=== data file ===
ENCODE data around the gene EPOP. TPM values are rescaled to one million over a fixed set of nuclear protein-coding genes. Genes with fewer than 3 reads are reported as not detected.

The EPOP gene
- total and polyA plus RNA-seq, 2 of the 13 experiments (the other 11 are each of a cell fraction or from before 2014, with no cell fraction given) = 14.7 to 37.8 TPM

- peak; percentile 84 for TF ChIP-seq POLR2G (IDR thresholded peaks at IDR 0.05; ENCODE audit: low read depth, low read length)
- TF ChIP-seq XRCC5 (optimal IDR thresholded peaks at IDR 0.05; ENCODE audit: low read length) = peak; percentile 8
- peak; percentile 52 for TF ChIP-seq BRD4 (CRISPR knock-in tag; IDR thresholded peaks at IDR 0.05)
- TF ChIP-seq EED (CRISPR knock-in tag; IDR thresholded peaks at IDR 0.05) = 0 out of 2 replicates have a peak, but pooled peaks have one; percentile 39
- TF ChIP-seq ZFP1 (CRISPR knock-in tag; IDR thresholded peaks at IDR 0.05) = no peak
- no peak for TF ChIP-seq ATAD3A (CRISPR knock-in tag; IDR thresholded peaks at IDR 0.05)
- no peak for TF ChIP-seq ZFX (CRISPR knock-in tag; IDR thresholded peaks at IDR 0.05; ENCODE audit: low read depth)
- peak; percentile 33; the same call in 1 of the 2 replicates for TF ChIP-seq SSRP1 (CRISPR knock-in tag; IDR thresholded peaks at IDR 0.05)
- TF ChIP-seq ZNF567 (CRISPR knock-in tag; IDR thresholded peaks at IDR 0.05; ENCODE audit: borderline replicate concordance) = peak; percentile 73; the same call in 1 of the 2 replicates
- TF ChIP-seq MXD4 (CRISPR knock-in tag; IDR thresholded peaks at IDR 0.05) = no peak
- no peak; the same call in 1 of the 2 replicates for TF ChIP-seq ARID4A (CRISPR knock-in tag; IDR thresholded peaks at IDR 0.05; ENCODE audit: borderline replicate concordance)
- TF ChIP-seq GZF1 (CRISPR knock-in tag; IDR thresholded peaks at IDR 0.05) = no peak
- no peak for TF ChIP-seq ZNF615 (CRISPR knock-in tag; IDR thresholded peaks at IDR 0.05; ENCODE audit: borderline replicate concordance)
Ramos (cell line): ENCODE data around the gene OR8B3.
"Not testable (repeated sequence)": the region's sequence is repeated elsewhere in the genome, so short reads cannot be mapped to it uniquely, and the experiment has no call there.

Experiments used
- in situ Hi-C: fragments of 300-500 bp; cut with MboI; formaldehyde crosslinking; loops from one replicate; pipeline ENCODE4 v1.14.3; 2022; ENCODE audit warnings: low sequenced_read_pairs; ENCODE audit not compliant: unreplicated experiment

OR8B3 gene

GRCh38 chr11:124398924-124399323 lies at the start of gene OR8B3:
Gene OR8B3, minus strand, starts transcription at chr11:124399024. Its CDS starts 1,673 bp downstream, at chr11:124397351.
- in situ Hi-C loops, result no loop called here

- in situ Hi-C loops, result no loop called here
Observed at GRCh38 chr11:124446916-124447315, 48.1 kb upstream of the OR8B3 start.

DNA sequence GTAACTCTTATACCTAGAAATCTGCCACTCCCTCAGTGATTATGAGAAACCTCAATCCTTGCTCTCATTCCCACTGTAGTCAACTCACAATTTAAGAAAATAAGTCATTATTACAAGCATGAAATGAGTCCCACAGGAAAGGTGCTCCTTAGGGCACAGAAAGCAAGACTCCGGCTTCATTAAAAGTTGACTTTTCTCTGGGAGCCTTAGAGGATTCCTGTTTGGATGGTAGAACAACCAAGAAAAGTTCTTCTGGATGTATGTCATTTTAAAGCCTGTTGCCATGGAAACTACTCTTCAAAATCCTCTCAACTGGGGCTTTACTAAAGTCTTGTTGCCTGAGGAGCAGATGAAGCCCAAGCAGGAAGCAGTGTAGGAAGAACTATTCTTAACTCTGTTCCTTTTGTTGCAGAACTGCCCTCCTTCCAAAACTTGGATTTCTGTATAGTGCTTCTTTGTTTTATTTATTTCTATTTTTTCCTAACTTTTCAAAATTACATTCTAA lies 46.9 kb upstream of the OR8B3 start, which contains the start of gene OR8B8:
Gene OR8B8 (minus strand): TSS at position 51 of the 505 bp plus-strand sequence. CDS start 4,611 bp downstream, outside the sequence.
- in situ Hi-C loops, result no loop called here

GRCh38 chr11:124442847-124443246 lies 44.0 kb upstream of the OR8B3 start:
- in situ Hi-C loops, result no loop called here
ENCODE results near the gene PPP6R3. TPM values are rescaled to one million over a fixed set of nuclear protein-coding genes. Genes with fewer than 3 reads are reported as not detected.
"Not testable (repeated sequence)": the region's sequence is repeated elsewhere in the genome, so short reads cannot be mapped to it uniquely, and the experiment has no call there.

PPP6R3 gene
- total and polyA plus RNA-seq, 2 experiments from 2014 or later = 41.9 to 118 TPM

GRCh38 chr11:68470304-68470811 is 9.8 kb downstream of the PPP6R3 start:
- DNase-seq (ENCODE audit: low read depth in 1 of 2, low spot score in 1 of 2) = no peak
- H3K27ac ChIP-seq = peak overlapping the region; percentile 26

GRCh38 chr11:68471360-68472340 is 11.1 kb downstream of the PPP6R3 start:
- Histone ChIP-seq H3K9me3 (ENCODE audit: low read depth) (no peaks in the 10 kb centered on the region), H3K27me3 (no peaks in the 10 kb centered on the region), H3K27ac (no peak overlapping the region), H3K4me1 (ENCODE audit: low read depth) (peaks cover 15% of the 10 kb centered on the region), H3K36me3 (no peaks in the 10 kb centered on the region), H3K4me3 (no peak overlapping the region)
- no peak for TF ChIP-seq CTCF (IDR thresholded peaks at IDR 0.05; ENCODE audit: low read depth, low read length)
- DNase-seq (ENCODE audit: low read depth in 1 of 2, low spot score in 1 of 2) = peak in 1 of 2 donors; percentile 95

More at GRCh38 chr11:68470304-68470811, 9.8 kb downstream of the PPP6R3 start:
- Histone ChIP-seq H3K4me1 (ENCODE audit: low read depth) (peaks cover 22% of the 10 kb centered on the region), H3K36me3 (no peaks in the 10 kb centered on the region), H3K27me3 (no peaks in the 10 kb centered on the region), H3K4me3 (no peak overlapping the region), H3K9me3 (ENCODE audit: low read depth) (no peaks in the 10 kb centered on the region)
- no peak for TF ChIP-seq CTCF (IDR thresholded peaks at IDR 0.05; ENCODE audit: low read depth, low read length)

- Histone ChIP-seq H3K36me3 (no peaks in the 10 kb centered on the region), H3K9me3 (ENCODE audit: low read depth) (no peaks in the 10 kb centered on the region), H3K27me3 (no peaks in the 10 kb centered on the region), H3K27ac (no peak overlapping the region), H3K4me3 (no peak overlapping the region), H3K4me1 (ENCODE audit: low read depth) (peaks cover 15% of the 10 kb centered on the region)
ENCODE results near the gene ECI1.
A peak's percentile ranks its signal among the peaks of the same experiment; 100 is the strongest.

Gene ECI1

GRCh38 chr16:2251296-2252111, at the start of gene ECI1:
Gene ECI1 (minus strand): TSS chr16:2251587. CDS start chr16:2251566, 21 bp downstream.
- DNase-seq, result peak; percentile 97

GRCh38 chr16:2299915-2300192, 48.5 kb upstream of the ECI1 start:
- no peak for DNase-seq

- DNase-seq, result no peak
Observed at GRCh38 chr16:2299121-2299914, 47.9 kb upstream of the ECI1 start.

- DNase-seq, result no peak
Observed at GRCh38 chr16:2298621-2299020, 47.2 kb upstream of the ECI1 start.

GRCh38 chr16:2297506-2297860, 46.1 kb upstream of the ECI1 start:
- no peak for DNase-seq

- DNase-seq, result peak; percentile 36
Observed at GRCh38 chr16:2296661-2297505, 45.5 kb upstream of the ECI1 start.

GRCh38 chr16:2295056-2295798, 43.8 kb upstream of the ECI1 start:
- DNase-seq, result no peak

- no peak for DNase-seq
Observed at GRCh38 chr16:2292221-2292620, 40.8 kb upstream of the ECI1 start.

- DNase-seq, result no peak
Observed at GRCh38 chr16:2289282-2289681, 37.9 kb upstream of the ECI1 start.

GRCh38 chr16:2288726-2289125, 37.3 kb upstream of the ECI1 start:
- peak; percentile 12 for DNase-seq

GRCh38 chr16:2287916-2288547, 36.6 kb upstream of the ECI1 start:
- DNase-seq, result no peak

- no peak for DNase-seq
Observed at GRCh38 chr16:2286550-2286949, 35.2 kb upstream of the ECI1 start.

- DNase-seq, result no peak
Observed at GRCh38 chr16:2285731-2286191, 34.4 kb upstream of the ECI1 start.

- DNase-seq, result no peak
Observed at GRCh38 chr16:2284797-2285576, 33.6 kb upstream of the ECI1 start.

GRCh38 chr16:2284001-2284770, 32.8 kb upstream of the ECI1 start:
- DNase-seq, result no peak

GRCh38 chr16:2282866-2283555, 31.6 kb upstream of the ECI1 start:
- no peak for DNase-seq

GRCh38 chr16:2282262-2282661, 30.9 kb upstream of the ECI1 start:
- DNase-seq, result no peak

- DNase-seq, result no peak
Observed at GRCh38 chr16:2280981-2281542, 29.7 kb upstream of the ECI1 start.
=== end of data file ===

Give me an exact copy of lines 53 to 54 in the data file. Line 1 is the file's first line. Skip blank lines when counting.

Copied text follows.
GRCh38 chr16:2299915-2300192, 48.5 kb upstream of the ECI1 start:
- no peak for DNase-seq